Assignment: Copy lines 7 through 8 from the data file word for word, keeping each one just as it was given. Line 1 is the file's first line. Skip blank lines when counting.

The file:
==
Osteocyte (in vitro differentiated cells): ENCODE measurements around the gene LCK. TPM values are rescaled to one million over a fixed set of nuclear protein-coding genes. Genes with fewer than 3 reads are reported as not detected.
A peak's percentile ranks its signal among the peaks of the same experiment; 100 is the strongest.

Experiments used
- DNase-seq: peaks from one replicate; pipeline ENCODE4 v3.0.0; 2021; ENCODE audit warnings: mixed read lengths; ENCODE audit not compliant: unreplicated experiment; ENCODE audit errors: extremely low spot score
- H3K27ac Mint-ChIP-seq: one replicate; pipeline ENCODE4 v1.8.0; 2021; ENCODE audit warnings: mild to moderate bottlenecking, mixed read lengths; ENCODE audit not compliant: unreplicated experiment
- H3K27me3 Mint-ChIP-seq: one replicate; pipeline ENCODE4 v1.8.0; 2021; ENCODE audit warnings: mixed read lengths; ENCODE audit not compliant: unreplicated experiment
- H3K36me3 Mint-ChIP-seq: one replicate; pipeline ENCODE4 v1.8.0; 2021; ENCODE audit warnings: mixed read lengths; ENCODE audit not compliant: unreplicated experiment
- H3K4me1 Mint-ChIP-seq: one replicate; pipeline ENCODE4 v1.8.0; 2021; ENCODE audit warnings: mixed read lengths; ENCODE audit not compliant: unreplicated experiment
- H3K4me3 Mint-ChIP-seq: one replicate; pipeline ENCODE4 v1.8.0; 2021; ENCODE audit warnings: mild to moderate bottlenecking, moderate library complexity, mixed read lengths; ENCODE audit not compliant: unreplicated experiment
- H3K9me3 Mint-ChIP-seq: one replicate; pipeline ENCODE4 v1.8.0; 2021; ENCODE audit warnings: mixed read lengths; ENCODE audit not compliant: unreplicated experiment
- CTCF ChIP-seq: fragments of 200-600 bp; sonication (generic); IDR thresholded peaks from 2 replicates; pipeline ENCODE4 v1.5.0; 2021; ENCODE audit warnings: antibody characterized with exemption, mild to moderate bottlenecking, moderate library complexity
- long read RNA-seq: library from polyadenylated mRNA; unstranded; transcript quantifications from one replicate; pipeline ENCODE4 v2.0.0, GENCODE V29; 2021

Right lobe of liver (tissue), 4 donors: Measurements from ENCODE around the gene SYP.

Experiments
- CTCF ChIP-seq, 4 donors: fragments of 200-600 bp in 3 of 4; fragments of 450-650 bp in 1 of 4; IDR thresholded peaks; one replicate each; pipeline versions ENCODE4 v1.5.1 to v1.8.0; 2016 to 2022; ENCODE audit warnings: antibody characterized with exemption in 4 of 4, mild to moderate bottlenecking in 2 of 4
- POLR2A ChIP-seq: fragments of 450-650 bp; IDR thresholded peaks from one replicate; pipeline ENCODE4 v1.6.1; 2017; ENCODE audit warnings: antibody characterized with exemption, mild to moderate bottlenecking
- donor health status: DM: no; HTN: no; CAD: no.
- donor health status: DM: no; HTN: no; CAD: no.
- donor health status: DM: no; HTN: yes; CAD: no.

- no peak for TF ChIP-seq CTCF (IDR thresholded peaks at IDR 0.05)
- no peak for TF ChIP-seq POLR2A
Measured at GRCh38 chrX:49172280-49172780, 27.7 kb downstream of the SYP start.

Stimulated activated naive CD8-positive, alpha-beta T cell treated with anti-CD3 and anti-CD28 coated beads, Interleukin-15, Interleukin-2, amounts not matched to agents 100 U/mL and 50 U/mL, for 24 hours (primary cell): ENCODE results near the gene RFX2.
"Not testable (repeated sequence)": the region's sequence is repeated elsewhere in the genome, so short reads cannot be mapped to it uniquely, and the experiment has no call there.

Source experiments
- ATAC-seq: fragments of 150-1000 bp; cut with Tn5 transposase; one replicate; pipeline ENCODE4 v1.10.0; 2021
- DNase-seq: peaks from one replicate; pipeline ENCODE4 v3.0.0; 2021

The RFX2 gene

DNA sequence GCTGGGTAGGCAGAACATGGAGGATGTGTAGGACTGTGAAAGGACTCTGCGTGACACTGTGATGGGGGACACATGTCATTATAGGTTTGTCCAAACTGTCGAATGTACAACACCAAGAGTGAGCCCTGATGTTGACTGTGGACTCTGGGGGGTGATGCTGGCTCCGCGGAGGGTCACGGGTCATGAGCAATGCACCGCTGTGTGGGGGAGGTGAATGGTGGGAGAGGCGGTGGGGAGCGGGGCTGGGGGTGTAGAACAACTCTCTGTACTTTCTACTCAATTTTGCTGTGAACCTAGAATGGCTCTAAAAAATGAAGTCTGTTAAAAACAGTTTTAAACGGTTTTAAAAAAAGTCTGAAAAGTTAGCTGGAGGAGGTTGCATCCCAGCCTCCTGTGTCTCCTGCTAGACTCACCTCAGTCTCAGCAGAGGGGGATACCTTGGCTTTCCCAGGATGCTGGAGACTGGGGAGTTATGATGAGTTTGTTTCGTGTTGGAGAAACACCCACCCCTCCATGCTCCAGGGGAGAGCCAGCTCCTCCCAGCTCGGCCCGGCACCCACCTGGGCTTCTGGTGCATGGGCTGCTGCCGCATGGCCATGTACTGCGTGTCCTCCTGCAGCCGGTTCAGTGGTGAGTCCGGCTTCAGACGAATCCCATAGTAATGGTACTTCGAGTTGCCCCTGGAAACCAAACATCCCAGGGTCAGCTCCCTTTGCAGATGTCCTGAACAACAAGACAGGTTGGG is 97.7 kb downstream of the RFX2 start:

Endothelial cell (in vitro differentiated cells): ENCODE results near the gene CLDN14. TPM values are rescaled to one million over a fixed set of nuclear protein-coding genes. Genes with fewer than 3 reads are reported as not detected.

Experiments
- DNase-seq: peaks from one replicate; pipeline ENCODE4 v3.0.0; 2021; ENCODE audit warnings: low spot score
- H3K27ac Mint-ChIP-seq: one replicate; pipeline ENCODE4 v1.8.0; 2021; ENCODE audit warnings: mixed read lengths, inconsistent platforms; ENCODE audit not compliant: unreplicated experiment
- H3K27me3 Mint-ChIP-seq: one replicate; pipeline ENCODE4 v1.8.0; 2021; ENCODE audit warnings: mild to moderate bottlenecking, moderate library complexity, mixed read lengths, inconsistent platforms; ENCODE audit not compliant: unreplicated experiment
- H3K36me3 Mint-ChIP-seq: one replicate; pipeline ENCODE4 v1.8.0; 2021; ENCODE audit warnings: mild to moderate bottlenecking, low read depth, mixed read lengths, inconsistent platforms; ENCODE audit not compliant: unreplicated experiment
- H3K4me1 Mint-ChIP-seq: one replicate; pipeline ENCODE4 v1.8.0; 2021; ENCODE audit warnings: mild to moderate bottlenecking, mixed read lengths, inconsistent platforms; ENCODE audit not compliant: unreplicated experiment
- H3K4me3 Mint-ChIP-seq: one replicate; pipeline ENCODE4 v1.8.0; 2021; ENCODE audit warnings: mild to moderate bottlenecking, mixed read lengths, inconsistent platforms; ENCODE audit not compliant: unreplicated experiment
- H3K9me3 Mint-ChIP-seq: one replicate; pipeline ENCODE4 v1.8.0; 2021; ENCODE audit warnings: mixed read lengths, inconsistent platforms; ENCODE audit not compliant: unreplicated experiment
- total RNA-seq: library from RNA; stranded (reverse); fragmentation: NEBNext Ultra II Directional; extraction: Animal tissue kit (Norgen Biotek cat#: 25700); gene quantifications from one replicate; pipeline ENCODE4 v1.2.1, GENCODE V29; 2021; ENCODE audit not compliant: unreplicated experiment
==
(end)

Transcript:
- H3K36me3 Mint-ChIP-seq: one replicate; pipeline ENCODE4 v1.8.0; 2021; ENCODE audit warnings: mixed read lengths; ENCODE audit not compliant: unreplicated experiment
- H3K4me1 Mint-ChIP-seq: one replicate; pipeline ENCODE4 v1.8.0; 2021; ENCODE audit warnings: mixed read lengths; ENCODE audit not compliant: unreplicated experiment